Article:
These were our formative years. Call them unusual, call them bizarre, call child protective services, it was what we knew. It was my parents’ way of protecting us from Very Bad Things. And there are always very bad things in the world. As adults, my sister and I often pass for typical, well-adjusted women until something happens that triggers our stand-up-and-fight-back.

Lynn now has two little girls and is raising them by herself. She’s getting by. Lynn found three beat-up but workable bicycles at yard sales so she and the girls can go biking on Sundays. She keeps the bikes in a decrepit shed behind her house. It ‘s an open shed which might collapse if you look at it cross-eyed, but there’s been a rash of bike thefts in her neighborhood and it’s the safest place for them.

One night while washing dishes, Lynn notices movement in the backyard. Someone is trying to steal the bikes! Not thinking twice, she grabs a butcher knife from the dish rack and runs out the front door just as the thief was coming down the driveway, pushing her daughter’s bike.

He stops — rookie mistake — because my sister is still running full throttle at him, waving a big knife, and screaming, “You drop that bike or I will gut you like a catfish!”

There’s a battle cry my family can rally behind. She got the bike back. No filleting necessary.

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Could Not Fail

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(This piece originally appeared on my old blog in October 2012.)

“What would you do if you knew you could not fail?”

These are the words inscribed on a very popular paperweight. It is meant to be inspirational, encouraging you to aim high in life. Nice platitude. They’ve sold a squezillion of these office accessories.   I don’t know who came up with this phrase, but it smells like Stephen Covey to me. Mr. “Seven Habits” was always good for executive inspiration. Could be Robert Schuller though. He loved bromides, too.

What would you attempt if you were guaranteed success? If you were certain that there would be no downside, no penalty for your actions, what course would you set? What would you really do if you knew you could not fail?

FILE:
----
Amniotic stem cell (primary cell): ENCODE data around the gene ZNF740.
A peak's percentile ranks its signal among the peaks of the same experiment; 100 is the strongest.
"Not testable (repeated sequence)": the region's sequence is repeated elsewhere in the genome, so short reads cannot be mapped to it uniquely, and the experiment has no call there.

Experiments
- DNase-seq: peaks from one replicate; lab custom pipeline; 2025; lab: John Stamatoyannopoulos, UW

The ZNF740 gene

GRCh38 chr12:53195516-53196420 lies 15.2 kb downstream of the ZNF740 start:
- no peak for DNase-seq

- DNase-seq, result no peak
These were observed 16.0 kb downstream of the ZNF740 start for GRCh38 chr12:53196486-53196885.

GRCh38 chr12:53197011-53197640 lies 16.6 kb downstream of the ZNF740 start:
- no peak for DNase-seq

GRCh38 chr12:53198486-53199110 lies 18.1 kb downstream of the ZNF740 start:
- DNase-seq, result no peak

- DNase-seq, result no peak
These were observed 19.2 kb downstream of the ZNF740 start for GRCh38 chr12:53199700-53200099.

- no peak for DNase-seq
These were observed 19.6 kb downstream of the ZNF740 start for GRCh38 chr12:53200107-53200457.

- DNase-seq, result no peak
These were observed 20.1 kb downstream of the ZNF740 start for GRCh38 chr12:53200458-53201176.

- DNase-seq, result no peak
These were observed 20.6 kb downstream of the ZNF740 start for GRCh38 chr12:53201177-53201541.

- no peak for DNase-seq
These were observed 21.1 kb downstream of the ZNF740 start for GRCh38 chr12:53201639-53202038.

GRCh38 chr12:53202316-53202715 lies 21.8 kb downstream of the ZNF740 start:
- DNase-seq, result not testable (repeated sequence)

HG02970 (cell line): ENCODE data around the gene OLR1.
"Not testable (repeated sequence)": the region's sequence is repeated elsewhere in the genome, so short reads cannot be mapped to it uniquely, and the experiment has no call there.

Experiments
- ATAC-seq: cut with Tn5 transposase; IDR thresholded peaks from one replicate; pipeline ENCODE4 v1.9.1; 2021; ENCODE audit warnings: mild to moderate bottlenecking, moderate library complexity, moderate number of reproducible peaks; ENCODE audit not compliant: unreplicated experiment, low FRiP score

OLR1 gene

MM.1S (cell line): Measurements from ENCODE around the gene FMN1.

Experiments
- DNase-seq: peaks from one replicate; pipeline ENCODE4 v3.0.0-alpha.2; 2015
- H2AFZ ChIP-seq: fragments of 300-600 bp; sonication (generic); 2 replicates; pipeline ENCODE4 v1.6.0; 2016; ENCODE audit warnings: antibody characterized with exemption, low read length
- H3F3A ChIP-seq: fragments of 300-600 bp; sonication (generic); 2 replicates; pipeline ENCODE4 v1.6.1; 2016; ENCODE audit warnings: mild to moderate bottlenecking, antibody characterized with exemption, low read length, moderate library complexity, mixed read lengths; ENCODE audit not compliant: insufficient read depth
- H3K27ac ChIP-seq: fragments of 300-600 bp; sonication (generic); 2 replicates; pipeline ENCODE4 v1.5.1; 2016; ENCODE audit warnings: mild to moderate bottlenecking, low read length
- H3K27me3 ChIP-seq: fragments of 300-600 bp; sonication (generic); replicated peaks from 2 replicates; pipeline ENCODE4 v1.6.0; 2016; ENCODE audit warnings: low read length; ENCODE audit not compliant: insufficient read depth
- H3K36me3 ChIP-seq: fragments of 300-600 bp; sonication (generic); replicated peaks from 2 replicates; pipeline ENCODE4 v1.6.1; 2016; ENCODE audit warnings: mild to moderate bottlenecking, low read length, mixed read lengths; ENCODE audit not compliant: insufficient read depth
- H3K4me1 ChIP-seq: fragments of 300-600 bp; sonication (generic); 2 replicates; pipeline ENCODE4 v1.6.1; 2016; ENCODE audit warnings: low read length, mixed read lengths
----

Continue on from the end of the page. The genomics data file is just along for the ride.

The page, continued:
So what does it say about me that whenever I see this paperweight I think to myself, “I’d kill a few people and buy lottery tickets.” What, not lofty enough for you?

Sure, it might be more socially acceptable, more noble if my goals were to end world hunger, but I’m too old and tired to care at a global level any more. That “saving the planet” shit is for the young. When I was young, I was invincible. I was fierce. I was willing to slog through gator-infested swamps to achieve my goals. Now, not so much.

When I was young, I wanted to save the world. I tried to enforce order. I followed every rule, even the stupid ones like don’t wear white shoes after Labor Day. As if that made any difference to the greater good. Now that I’m older and have more perspective, I’ll wear white shoes whenever I please. Hell, I’ll wear white, bedazzled flip-flops in November if I feel like it. My footwear does not effect my standing as a good citizen. How about that?

The perspective gained from living for a while makes life easier. First, you realize that you don’t know everything. Eventually, it dawns on you that you really don’t know a damn thing. Then you’ll realize that not only do you not know anything, you don’t care that much about it either. Poof! Life is so much easier when you have perspective.